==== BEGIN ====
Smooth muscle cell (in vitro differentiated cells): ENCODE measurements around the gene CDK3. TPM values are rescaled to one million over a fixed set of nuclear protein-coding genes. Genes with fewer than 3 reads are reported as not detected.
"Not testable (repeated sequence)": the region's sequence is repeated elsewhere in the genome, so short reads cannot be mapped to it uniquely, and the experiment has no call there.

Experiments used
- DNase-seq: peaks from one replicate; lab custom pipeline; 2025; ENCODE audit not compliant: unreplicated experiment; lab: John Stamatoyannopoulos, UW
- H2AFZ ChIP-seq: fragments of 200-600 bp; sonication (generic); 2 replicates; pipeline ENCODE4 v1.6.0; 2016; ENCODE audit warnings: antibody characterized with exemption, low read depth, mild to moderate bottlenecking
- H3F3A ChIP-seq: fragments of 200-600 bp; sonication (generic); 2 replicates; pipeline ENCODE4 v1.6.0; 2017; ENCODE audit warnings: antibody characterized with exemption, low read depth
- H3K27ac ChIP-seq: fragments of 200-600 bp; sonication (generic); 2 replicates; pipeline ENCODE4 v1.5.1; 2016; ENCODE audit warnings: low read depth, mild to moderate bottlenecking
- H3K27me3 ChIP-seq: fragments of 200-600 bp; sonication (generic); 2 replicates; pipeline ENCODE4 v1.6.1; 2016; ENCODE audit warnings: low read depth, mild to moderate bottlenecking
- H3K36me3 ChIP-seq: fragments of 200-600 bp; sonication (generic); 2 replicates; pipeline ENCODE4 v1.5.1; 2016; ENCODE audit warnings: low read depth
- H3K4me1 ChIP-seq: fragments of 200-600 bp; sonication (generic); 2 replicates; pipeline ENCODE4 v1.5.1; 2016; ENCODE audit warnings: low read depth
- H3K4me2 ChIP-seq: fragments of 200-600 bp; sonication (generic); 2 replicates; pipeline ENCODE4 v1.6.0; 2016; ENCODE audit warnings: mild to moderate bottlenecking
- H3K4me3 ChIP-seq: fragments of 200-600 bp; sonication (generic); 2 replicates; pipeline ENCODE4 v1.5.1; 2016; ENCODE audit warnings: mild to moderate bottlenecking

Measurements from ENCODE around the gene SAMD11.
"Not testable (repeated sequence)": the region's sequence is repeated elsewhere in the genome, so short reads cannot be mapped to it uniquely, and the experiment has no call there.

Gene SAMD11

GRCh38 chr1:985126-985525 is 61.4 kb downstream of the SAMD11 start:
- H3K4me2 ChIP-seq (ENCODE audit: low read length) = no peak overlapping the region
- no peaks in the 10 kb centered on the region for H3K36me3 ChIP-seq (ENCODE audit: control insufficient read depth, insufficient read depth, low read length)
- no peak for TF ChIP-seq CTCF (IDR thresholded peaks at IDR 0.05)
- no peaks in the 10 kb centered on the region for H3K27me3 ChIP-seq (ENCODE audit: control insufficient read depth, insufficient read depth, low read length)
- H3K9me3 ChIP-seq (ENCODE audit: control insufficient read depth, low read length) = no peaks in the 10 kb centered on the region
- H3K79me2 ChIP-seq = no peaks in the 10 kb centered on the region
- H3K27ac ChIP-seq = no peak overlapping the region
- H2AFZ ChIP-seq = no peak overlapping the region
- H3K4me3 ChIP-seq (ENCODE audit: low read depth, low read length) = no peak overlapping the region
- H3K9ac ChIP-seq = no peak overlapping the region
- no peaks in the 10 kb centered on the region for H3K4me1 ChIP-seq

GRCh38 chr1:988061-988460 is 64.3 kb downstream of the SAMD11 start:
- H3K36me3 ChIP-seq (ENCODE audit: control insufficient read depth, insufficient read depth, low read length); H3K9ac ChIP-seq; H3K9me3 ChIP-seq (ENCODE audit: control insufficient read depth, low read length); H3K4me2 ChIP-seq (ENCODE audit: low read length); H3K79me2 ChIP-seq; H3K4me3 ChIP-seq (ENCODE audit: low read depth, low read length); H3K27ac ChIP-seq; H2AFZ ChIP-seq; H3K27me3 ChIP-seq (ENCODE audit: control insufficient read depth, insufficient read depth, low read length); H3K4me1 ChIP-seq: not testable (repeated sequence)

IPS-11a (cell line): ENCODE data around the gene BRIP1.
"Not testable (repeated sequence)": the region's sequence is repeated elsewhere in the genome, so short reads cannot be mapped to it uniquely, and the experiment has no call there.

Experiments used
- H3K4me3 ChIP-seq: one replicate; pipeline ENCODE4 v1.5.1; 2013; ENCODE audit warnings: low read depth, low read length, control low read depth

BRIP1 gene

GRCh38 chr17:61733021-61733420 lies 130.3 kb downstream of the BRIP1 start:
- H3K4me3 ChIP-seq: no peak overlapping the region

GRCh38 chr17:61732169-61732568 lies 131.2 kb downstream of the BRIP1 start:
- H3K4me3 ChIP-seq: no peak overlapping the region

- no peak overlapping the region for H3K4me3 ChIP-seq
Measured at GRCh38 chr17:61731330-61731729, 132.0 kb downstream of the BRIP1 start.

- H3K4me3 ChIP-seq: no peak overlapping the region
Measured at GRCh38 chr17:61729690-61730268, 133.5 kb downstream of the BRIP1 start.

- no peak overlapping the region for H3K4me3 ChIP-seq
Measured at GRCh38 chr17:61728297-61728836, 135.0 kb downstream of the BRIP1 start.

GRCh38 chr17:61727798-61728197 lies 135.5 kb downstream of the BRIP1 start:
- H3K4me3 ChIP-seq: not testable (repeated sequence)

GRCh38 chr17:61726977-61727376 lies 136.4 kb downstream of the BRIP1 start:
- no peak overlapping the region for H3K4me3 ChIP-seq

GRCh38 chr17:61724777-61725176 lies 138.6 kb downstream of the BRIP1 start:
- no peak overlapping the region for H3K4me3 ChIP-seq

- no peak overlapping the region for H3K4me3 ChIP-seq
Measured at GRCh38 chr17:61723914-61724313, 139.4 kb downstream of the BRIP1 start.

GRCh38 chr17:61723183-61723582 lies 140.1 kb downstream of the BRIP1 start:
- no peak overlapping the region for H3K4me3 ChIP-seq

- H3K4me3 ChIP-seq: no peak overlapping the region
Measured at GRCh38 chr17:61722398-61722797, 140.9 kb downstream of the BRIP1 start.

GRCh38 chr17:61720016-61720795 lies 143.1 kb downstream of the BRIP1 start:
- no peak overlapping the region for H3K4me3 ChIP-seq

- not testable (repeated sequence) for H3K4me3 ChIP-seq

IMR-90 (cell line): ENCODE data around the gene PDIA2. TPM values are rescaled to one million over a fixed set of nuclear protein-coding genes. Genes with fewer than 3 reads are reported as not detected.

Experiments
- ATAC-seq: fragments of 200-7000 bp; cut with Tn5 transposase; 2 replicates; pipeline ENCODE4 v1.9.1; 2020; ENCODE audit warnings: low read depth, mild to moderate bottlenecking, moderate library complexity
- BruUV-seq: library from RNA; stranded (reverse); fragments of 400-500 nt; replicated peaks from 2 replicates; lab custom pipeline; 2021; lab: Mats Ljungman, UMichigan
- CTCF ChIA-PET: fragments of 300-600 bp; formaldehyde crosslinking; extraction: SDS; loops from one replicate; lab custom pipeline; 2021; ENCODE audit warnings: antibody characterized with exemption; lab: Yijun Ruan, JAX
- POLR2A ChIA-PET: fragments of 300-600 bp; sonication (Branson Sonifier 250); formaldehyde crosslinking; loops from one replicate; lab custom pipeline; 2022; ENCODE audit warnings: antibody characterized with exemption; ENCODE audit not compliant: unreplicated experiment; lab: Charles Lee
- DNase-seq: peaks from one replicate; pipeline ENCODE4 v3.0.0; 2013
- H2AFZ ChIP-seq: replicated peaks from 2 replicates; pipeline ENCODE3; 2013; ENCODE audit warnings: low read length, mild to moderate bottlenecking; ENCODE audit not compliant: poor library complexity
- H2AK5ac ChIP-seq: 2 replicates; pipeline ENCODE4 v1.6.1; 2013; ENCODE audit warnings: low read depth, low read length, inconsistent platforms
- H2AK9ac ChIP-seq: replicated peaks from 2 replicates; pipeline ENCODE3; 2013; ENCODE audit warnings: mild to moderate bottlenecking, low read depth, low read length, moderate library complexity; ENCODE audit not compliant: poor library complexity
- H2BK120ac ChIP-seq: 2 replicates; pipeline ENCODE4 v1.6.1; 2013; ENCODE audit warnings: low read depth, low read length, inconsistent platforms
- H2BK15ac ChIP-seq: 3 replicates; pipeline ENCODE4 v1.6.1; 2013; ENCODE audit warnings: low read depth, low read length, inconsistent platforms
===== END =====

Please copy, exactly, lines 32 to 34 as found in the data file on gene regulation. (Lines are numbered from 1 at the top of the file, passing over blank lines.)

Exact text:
Experiments used
- H3K4me3 ChIP-seq: one replicate; pipeline ENCODE4 v1.5.1; 2013; ENCODE audit warnings: low read depth, low read length, control low read depth

BRIP1 gene